Beebe attested to the ability of the septic system to protect the surrounding wells. She also reviewed water quality data in Pond Village and found that 28 wells there had been tested over a 10-year period. The most recent results, she said, showed four wells, or 14 percent of the total, had nitrogen levels exceeding 5 milligrams per liter. (The state safe drinking water standard is 10 milligrams of nitrogen per liter.) Another four wells had nitrogen levels between 2 and 5 milligrams per liter. The rest of the wells recently tested showed less than 2 milligrams of nitrogen per liter.
Beebe concluded that there are a number of wells with between 5 and 10 milligrams per liter of nitrogen, but “this does not appear to be widespread, or trending generally, as the results that we have show vast variation from one sampling/testing session to another.”
Cloverleaf developer Ted Malone also received a positive review from the Truro Energy Committee, which had recommended that the Cloverleaf’s 11 buildings be set up for solar panels.
Malone said his architect has made adjustments to the roof designs so that the buildings could be fitted with solar panels if the funding and rebates are there to make it happen.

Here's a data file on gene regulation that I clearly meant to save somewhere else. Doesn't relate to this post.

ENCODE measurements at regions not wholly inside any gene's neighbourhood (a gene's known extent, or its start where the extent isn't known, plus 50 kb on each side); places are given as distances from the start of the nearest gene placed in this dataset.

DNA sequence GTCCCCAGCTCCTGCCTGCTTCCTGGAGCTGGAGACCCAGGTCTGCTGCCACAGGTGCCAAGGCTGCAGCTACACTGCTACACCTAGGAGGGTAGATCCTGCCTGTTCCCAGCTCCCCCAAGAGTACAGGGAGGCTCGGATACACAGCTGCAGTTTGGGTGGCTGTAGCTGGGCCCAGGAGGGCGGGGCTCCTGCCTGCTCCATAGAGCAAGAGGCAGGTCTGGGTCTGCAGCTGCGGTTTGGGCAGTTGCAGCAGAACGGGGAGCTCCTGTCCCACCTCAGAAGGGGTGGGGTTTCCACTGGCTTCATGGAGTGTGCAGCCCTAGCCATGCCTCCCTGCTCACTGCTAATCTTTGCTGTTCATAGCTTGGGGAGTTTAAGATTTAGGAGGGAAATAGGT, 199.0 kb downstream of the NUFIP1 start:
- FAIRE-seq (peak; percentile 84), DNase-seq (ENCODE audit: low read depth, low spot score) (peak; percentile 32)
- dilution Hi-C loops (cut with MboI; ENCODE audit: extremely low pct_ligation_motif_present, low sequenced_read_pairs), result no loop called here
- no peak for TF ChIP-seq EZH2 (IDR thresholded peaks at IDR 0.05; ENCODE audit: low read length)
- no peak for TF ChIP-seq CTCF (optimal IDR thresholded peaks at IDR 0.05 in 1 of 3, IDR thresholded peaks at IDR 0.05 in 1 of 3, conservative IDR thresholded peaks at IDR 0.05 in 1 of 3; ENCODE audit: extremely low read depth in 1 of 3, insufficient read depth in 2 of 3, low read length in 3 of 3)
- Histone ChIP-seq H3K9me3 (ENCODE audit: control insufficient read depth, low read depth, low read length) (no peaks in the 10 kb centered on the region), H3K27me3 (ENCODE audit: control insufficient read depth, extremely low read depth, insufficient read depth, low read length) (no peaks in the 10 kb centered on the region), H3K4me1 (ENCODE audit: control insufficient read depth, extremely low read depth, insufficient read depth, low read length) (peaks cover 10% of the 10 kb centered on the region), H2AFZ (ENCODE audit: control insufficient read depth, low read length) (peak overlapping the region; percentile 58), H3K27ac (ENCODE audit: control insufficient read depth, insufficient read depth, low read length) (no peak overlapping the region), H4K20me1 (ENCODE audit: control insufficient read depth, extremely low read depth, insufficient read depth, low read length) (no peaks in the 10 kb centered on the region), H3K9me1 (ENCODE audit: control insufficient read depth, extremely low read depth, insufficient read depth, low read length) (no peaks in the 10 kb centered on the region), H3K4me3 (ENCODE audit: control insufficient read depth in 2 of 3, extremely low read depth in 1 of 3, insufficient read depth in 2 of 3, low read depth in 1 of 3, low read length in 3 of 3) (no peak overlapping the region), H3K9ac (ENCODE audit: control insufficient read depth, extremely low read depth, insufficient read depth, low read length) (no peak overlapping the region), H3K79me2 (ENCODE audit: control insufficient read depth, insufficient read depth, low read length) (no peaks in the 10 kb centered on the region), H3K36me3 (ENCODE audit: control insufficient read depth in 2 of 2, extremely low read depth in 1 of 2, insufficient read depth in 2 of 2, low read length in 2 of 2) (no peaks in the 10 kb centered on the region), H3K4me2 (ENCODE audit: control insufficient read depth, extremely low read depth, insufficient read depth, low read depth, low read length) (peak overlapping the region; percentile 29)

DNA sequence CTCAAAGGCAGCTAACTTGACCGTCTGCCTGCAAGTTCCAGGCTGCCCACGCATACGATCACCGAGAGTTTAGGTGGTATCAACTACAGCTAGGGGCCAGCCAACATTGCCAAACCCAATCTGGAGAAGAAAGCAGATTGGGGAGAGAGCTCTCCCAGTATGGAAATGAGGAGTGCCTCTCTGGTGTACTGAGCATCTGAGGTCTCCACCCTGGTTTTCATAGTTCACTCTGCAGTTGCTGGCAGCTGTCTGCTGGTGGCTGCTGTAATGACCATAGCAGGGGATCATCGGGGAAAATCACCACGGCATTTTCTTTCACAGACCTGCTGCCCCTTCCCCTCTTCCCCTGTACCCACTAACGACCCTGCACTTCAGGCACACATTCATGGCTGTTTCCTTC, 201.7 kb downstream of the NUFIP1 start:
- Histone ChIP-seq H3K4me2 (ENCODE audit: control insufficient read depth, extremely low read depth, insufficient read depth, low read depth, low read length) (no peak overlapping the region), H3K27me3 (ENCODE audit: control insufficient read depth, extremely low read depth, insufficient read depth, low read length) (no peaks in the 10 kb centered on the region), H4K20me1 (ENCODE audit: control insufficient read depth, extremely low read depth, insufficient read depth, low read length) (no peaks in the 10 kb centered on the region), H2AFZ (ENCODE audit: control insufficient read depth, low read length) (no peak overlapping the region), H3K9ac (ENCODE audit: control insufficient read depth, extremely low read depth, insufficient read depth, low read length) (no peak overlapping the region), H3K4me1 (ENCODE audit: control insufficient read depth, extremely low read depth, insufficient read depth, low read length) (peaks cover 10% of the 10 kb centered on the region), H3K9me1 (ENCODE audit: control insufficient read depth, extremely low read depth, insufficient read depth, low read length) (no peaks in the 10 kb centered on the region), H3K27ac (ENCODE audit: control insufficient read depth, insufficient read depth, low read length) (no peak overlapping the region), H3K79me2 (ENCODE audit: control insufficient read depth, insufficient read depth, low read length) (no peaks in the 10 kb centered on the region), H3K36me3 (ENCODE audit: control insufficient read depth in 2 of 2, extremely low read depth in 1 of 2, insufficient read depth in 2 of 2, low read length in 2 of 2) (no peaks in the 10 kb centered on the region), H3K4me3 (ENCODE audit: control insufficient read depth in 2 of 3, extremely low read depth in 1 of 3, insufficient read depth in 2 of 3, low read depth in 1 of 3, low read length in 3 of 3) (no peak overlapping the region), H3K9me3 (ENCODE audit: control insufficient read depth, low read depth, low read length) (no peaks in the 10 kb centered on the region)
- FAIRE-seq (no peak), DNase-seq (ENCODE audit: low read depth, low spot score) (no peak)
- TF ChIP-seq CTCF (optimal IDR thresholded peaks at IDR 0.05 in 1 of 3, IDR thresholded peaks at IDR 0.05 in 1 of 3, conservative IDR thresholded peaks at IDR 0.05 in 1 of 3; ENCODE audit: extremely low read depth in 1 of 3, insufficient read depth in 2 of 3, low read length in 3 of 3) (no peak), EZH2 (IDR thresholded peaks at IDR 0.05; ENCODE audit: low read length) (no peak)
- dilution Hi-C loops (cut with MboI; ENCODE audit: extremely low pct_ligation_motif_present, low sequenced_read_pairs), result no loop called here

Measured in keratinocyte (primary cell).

“So, we’re very much on the same page,” Malone said. “We started to meet with the energy committee 10 months ago.”
Brian Boyle, chair of the energy committee, said, “We’re very encouraged.”
The next ZBA meeting on the Cloverleaf is scheduled for Thursday, Aug. 20 at 5:30 p.m.
From the 2016 Truro Town Meeting Warrant
ARTICLE 20: ACQUISITION OF STATE PROPERTY
To see if the Town will vote to authorize the Board of Selectmen to acquire from the Commonwealth of Massachusetts a parcel of land containing 4 acres, more or less, located near the intersection of Highland Road and Route 6 for affordable housing purposes, and for the purpose of conveyance and/or lease (which may be a 99-year lease), and further to authorize the Board of Selectmen to dispose of said property and grant easements therein for the purpose of developing affordable housing, said acquisition and disposition to be on such terms and conditions consistent with this authorization, and for such consideration, which may be nominal consideration, as the Board of Selectmen deems appropriate; or take any other action relative thereto. Requested by the Board of Selectmen
Finance Committee Recommendation: 3-0-0 in favor. Board of Selectmen Recommendation: 5-0-0 in favor.
Comment: This land, located north of Highland Road and east of Route 6 is currently owned by the Massachusetts Department of Transportation. The parcel is being made available to the Town under the Governor’s initiative to make State owned land available to communities for affordable housing. It is the goal of the Board of Selectmen to recruit a developer who will build between 12 and 16 units of community and affordable housing.